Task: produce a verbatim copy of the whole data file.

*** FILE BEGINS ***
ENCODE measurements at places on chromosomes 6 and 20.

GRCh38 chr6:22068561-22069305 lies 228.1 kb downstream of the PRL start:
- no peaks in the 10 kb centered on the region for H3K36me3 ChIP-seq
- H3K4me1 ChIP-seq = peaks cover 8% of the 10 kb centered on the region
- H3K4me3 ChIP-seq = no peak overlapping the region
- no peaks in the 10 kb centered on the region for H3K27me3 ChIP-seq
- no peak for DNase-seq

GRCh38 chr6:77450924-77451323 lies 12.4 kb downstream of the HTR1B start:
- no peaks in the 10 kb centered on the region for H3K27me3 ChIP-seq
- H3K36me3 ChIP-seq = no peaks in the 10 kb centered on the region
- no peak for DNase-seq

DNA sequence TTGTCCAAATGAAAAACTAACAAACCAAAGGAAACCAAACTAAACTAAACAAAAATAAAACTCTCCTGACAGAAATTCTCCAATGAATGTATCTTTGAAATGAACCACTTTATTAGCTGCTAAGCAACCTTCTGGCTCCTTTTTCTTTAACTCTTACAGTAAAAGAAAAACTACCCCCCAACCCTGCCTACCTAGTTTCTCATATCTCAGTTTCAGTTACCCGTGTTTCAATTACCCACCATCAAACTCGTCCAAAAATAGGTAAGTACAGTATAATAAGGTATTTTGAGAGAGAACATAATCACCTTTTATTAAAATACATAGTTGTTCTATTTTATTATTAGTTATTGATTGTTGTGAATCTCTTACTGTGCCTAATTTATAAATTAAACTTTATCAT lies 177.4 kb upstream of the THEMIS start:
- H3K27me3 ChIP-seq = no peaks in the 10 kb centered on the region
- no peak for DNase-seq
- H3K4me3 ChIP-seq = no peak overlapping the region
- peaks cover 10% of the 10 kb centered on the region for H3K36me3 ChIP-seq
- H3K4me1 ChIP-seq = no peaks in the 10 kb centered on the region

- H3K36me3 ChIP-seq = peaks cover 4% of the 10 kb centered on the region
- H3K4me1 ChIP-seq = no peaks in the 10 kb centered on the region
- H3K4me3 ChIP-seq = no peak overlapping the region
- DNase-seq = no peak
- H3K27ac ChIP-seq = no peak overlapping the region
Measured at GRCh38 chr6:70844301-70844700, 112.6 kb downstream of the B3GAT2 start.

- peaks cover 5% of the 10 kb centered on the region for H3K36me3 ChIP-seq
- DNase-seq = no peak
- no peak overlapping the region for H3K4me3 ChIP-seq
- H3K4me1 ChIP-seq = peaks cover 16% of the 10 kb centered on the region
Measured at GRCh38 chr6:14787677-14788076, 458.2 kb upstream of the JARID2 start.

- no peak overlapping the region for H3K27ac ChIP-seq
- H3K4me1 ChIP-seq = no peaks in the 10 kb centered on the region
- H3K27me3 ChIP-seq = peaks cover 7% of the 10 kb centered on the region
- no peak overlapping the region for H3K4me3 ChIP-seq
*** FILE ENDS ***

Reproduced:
ENCODE measurements at places on chromosomes 6 and 20.

GRCh38 chr6:22068561-22069305 lies 228.1 kb downstream of the PRL start:
- no peaks in the 10 kb centered on the region for H3K36me3 ChIP-seq
- H3K4me1 ChIP-seq = peaks cover 8% of the 10 kb centered on the region
- H3K4me3 ChIP-seq = no peak overlapping the region
- no peaks in the 10 kb centered on the region for H3K27me3 ChIP-seq
- no peak for DNase-seq

GRCh38 chr6:77450924-77451323 lies 12.4 kb downstream of the HTR1B start:
- no peaks in the 10 kb centered on the region for H3K27me3 ChIP-seq
- H3K36me3 ChIP-seq = no peaks in the 10 kb centered on the region
- no peak for DNase-seq

DNA sequence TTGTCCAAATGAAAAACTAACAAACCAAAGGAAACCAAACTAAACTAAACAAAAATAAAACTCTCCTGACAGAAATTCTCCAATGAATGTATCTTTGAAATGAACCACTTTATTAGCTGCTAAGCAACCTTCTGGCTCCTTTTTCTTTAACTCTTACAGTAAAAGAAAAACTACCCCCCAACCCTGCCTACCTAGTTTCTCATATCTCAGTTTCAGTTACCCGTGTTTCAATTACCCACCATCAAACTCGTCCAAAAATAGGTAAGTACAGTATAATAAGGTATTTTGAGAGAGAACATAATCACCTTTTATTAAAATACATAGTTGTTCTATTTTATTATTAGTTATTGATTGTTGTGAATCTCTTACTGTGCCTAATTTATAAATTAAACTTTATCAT lies 177.4 kb upstream of the THEMIS start:
- H3K27me3 ChIP-seq = no peaks in the 10 kb centered on the region
- no peak for DNase-seq
- H3K4me3 ChIP-seq = no peak overlapping the region
- peaks cover 10% of the 10 kb centered on the region for H3K36me3 ChIP-seq
- H3K4me1 ChIP-seq = no peaks in the 10 kb centered on the region

- H3K36me3 ChIP-seq = peaks cover 4% of the 10 kb centered on the region
- H3K4me1 ChIP-seq = no peaks in the 10 kb centered on the region
- H3K4me3 ChIP-seq = no peak overlapping the region
- DNase-seq = no peak
- H3K27ac ChIP-seq = no peak overlapping the region
Measured at GRCh38 chr6:70844301-70844700, 112.6 kb downstream of the B3GAT2 start.

- peaks cover 5% of the 10 kb centered on the region for H3K36me3 ChIP-seq
- DNase-seq = no peak
- no peak overlapping the region for H3K4me3 ChIP-seq
- H3K4me1 ChIP-seq = peaks cover 16% of the 10 kb centered on the region
Measured at GRCh38 chr6:14787677-14788076, 458.2 kb upstream of the JARID2 start.

- no peak overlapping the region for H3K27ac ChIP-seq
- H3K4me1 ChIP-seq = no peaks in the 10 kb centered on the region
- H3K27me3 ChIP-seq = peaks cover 7% of the 10 kb centered on the region
- no peak overlapping the region for H3K4me3 ChIP-seq